What are the time periods most fundamental to us in terms of natural timekeeping? The Day, Lunation and Year are the foundation. Joseph Campbell associated the second with the resting adult heart rate, which if you’re going to build an arbitrary time system seems as good a starting point as ever. In Ayurveda, blinking and the breath are tied to 4 second periods. These are by no means measure of an actual breath, or an actual heart rate, but Platonic ideals, not as some idea of perfection to strive for, but as a symbolic number to tie things together. A mnemonic. It is more effective to have a system in place than to go with rote memorization.
The I Ching and tao use a binary counting system. As it’s the basis for computer language, it seems appropriate that we should become more familiar with it. However, our approach to binary thought in North America is divisive, whereas the taoist is complimentary.
We tend to see extremes as conflicting opposites. Light-Dark are seen as forces of good and evil. One is expected to align themselves with the good and oppose the evil. This creates a rift between the extremes. Light is good, dark evil. The taoist view is that the extremes define the space between them. Light and dark are polar perfections, and we exist in the interplay of grey, shade, shadow, red, green, indigo and all variation in between.
There is a progression from the absence (as with dark, or cold) to presence (light, heat). The in-between is the gradation. Both extremes are necessary, and opposing one in favour of the other brings imbalance. At least, that’s my dilettantish opinion on the matter.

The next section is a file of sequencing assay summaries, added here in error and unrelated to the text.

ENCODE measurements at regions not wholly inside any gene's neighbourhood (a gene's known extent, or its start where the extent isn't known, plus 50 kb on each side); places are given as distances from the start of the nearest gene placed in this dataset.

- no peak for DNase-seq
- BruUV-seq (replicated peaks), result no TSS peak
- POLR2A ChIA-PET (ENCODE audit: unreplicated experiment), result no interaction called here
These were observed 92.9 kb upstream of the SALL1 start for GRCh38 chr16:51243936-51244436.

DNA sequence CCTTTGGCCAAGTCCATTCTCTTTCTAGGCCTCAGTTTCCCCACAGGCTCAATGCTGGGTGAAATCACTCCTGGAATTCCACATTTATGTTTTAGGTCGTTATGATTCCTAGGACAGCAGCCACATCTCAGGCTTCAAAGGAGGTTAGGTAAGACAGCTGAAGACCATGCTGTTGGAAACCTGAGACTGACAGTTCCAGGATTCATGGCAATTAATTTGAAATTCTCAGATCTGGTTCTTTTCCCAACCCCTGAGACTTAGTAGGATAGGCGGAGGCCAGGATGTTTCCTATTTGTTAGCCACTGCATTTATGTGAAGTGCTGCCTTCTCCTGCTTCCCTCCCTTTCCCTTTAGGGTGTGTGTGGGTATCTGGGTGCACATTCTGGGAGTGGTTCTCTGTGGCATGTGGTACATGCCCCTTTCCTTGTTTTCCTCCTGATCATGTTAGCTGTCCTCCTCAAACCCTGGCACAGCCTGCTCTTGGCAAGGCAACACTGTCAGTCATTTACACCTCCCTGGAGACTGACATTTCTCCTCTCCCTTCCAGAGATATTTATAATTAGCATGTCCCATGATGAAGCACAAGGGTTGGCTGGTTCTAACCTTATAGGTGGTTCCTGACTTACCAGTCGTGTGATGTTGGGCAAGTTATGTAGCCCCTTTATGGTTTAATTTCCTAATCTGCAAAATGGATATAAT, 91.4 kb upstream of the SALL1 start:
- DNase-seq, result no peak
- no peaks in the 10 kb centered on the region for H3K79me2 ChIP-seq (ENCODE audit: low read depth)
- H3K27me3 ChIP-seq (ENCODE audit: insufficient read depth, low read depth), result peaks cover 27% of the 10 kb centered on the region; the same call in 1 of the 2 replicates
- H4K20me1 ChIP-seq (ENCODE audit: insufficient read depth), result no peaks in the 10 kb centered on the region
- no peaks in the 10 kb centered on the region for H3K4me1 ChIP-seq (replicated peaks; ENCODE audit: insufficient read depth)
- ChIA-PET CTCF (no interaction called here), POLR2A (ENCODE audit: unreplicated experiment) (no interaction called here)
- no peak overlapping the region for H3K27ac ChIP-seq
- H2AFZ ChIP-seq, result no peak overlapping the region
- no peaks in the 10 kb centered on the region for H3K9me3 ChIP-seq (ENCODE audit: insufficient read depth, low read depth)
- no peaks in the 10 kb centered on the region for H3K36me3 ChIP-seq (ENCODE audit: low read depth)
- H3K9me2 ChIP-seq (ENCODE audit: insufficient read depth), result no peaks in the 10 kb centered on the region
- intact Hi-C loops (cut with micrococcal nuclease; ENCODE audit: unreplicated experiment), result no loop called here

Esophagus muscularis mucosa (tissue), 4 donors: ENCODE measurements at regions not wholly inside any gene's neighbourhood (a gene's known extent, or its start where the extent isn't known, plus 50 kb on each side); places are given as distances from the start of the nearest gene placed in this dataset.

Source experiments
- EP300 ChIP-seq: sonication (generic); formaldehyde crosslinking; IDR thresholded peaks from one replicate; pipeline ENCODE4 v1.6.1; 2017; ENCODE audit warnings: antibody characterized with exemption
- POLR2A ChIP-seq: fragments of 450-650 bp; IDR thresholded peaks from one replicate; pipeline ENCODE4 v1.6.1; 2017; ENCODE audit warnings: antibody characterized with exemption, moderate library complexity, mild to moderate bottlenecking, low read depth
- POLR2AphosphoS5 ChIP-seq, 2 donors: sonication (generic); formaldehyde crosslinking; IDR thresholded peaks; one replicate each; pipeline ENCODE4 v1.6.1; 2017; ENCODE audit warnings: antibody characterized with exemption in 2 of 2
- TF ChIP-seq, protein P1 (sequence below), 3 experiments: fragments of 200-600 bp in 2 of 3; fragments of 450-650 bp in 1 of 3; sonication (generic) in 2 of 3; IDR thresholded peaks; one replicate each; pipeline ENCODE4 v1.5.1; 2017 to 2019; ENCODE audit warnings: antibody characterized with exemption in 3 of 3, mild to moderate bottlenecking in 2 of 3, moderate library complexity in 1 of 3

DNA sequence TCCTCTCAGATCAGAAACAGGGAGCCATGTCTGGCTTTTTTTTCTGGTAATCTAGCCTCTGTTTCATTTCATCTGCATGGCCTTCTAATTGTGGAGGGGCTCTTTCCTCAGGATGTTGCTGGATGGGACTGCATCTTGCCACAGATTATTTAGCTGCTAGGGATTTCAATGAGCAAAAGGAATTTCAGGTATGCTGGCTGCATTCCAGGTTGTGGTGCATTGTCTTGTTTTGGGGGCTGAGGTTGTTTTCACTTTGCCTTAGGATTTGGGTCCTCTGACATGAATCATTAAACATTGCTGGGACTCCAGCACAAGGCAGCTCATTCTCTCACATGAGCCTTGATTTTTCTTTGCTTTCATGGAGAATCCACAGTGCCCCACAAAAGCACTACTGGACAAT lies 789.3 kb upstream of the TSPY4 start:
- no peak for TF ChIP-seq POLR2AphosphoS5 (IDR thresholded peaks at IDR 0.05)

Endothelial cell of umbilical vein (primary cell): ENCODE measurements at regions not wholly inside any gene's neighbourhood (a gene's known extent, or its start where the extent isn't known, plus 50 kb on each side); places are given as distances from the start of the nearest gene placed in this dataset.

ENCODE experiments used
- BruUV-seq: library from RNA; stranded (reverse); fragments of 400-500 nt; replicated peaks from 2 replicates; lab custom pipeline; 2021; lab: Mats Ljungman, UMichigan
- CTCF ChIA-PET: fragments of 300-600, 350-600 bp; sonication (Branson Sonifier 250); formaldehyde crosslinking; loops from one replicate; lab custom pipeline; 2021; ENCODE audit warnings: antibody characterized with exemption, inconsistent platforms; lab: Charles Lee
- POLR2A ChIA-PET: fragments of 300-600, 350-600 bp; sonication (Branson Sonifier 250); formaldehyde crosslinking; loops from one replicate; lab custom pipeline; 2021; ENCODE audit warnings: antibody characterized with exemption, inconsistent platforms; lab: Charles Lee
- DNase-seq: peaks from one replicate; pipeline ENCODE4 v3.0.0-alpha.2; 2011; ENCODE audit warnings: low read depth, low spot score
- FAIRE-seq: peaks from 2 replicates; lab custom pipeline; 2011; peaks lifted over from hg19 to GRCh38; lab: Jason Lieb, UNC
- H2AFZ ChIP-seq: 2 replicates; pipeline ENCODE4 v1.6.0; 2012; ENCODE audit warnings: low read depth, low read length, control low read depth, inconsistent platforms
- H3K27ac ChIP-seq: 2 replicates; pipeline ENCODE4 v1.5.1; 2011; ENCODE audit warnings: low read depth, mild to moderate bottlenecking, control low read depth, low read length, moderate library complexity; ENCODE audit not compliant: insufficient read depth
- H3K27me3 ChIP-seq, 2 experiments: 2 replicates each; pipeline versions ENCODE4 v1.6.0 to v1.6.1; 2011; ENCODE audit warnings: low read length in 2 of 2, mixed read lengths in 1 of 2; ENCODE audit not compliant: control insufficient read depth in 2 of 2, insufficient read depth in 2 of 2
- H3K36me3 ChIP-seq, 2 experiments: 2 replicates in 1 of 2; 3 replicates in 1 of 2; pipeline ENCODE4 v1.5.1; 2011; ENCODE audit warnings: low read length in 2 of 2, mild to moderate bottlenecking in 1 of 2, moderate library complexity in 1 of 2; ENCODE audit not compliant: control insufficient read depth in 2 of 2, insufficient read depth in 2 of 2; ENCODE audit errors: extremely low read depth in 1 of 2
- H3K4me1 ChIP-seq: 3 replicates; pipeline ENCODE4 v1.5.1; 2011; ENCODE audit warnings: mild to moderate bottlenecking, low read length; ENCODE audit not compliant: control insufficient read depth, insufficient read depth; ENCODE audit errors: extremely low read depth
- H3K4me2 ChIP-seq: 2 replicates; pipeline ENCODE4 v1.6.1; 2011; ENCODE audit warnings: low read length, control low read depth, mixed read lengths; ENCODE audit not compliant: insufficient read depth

The binary system reflects our first physical days, dividing from one zygote to 2 cells, 4 cells, 8, 16, 32, 64, 128 through the process of mitosis. It is the basis of the I ching which is also tied to time, the moon, the seasons. It is an essential link.
The three embryonic membranes determine all of our body tissues. We perceive three primary hues of colour. Our sense of space is defined by three dimensions, in no small part due to the three semi-circular canals in the inner ear which determine our balance. Three bases form a codon.These are a few fundamental biological examples of 3. There are more.
Our DNA/RNA have four base pairs, we have four limbs, our hearts have four chambers, our livers have four lobes.
One way of defining 5 is 4 + 1 (my thanks to grade 1 math). 5 base pairs – DNA uses four, RNA uses a different set of four. Four limbs, but 5 extremities, if we count our head. Our two lungs have 5 lobes. We have 5 digits per limb. We can think of 10 and 20 as multiples of 5.
Human gestation lasts 9 lunar months.
We have 13 major articulations (neck, shoulders, elbows, wrists, hips, knees, ankles).
For the moment, it appears that the traditional Chinese, Indian and Mesoamerican systems of timekeeping might harmonize the levels of time best. These at least represent the East Asia, Southeast Asia, the Americas. Not to exclude others, by any means. Scientific astronomy, medicine and so forth will certainly play a role, but the essence of this is in its coherence, and self-similarity.
I am not above fudging numbers for the sake of a beautifying the system. =)
309 Days to Dec 21st 2012